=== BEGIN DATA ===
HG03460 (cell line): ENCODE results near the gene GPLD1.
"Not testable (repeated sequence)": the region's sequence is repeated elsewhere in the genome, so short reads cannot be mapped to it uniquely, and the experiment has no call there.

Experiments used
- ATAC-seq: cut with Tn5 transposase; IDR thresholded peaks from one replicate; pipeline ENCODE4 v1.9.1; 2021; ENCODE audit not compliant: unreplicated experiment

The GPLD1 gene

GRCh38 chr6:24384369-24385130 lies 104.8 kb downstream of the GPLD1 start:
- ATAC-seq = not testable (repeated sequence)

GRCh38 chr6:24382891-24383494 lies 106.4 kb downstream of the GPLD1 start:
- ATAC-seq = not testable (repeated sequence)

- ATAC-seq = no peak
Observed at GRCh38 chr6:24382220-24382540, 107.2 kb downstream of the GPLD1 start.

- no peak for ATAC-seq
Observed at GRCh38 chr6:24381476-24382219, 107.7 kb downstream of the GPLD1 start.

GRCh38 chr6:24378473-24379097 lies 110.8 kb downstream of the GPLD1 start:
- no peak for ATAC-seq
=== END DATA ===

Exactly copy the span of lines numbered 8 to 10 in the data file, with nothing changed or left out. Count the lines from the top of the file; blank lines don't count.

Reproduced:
GRCh38 chr6:24382891-24383494 lies 106.4 kb downstream of the GPLD1 start:
- ATAC-seq = not testable (repeated sequence)

- ATAC-seq = no peak